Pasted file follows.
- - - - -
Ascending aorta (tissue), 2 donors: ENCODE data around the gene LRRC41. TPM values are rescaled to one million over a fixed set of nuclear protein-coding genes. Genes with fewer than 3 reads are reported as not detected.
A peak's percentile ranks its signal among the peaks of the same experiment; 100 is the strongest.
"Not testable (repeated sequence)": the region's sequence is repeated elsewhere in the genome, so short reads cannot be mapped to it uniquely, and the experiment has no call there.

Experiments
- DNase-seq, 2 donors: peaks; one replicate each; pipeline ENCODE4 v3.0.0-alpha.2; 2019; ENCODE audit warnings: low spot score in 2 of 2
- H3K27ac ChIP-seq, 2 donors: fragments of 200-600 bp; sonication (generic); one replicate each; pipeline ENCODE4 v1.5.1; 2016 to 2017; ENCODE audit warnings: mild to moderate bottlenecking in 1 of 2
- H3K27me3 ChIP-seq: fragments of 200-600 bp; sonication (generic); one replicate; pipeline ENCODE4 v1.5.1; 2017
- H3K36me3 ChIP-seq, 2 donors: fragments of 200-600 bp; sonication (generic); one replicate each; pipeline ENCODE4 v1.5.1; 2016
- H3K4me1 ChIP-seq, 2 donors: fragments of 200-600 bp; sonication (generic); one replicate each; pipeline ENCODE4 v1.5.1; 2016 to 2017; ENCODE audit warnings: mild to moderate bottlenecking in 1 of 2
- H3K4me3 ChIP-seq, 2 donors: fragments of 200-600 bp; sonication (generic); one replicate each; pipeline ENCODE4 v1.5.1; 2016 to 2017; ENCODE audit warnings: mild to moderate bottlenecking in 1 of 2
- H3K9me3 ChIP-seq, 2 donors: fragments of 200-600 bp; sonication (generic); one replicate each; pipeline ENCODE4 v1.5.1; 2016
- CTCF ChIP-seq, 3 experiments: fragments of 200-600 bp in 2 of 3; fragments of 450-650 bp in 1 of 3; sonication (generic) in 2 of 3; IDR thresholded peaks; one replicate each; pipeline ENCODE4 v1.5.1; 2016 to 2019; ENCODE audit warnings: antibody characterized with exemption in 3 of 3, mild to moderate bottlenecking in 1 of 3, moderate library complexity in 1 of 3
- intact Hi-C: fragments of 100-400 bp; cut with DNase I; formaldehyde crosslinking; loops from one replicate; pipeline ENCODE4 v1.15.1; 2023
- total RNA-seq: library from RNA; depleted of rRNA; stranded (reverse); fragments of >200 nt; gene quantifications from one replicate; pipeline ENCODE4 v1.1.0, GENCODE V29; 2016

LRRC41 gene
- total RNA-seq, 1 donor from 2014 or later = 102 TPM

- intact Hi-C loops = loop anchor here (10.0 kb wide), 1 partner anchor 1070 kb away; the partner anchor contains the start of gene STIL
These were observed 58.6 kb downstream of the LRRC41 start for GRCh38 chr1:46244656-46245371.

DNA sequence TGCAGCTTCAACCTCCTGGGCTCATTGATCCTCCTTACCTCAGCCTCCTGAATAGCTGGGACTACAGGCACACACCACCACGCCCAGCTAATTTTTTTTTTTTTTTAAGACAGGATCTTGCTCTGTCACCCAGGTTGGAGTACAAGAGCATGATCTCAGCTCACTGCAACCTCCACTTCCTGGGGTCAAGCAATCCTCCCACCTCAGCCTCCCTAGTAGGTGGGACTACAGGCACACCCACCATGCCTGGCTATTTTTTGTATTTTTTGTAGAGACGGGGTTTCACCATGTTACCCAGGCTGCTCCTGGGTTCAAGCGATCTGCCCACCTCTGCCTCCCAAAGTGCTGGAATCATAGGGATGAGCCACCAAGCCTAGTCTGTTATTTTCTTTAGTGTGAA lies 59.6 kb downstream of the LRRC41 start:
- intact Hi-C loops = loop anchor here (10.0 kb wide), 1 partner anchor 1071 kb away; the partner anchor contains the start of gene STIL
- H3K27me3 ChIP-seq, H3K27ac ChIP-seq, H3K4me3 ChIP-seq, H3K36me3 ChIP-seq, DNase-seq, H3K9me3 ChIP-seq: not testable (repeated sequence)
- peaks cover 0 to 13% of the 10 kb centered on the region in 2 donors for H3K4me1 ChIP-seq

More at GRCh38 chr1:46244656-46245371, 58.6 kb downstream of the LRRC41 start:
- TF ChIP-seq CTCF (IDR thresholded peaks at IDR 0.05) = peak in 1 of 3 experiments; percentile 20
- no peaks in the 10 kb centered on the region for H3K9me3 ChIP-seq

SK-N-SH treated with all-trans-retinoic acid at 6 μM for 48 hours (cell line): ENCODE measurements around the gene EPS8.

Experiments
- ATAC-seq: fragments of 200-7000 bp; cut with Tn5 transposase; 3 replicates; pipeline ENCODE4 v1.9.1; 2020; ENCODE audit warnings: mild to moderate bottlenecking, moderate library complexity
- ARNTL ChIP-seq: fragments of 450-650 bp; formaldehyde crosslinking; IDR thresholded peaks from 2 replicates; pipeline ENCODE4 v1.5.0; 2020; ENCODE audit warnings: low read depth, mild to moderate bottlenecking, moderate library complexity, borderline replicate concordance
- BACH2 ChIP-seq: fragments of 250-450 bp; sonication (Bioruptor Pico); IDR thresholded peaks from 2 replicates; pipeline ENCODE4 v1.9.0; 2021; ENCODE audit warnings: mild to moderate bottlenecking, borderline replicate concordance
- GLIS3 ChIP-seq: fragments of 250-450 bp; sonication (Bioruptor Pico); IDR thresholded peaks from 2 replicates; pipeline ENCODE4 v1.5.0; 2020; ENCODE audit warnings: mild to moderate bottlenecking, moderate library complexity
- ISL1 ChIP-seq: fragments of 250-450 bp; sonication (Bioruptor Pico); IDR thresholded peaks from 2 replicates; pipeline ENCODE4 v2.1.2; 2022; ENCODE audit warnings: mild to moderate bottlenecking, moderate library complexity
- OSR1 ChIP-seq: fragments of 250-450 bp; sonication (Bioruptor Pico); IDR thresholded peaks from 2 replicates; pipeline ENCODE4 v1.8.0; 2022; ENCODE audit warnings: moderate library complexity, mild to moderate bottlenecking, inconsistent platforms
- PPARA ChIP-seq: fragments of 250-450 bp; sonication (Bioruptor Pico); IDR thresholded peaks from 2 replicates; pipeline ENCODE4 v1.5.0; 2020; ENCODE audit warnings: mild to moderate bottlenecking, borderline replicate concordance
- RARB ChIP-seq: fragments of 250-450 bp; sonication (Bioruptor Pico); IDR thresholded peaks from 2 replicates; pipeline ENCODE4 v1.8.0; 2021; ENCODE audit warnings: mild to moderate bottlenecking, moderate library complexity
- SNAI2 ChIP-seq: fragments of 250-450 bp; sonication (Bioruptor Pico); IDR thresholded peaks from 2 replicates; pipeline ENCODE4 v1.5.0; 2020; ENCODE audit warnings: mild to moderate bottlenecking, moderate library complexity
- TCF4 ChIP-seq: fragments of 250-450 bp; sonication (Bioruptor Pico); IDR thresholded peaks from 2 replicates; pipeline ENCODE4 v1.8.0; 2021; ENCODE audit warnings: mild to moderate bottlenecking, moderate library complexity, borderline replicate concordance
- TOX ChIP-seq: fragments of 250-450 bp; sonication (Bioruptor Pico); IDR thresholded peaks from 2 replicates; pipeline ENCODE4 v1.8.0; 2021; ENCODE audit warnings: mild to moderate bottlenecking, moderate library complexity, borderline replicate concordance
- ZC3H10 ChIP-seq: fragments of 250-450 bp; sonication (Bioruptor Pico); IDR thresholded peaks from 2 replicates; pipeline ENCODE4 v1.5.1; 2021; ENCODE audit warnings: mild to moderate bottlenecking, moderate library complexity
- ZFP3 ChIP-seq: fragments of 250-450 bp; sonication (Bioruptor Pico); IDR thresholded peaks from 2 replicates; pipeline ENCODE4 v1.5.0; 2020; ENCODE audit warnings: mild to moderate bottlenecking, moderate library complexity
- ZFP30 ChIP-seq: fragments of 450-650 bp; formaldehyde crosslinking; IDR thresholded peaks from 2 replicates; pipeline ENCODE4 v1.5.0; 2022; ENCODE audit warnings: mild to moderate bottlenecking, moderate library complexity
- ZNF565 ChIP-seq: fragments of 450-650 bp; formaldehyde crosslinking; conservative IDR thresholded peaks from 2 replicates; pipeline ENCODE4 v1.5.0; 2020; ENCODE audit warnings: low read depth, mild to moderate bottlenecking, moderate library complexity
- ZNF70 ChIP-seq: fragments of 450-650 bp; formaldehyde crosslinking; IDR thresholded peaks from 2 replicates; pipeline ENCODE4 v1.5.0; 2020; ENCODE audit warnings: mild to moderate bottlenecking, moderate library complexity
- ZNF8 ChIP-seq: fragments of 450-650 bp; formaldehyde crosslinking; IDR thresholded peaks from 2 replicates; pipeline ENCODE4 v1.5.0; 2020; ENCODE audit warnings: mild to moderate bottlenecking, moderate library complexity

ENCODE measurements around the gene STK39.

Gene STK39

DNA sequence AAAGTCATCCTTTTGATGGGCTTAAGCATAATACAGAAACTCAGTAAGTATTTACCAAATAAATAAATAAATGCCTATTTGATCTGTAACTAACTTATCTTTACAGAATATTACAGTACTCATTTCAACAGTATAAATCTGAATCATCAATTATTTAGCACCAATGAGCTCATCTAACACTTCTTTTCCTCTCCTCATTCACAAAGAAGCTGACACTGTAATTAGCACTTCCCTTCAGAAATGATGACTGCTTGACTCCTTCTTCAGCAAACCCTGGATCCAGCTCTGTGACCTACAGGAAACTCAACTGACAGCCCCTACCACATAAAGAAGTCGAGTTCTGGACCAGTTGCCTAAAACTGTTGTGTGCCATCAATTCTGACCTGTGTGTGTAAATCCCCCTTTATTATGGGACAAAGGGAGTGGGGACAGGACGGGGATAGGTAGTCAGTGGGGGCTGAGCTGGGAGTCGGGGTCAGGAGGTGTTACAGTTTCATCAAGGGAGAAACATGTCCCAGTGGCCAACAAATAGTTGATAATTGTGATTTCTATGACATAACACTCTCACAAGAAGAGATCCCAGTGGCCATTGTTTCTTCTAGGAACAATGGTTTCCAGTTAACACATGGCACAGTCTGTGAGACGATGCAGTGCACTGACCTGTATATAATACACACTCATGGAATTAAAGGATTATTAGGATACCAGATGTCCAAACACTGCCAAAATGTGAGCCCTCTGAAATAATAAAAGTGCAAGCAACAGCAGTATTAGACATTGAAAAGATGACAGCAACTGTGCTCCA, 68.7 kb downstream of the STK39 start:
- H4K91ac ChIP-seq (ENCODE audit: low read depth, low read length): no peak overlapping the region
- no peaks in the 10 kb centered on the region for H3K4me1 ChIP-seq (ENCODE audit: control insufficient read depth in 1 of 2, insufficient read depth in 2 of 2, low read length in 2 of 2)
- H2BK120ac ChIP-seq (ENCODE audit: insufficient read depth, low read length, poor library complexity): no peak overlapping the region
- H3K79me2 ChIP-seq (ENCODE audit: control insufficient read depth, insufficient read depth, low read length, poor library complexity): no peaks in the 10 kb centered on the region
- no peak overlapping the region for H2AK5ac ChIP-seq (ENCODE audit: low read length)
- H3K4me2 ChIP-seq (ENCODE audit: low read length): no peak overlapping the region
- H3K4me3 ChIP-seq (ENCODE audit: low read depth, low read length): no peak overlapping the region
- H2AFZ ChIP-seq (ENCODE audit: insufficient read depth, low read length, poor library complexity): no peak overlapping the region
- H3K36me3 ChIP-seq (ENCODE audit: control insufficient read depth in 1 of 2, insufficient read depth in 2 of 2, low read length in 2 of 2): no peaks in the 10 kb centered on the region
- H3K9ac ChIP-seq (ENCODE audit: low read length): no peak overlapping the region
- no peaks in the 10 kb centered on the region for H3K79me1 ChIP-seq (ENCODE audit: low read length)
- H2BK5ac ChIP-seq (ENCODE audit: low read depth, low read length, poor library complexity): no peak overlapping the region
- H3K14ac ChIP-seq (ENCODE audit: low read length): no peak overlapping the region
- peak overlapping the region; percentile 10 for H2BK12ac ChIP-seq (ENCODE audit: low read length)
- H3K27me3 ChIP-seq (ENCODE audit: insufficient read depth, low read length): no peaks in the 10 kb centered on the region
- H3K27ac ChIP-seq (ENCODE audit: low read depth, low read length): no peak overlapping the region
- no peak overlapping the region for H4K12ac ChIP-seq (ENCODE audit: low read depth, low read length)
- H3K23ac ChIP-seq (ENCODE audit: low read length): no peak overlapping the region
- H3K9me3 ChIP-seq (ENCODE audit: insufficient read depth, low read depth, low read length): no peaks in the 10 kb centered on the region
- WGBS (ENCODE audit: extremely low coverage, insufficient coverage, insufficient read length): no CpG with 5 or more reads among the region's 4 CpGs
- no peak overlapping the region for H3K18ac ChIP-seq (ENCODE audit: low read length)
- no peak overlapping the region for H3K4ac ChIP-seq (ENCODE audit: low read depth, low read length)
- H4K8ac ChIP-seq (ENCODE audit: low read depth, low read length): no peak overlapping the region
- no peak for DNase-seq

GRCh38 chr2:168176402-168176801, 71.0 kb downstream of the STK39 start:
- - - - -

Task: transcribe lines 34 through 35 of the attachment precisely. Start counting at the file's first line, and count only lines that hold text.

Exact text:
- PPARA ChIP-seq: fragments of 250-450 bp; sonication (Bioruptor Pico); IDR thresholded peaks from 2 replicates; pipeline ENCODE4 v1.5.0; 2020; ENCODE audit warnings: mild to moderate bottlenecking, borderline replicate concordance
- RARB ChIP-seq: fragments of 250-450 bp; sonication (Bioruptor Pico); IDR thresholded peaks from 2 replicates; pipeline ENCODE4 v1.8.0; 2021; ENCODE audit warnings: mild to moderate bottlenecking, moderate library complexity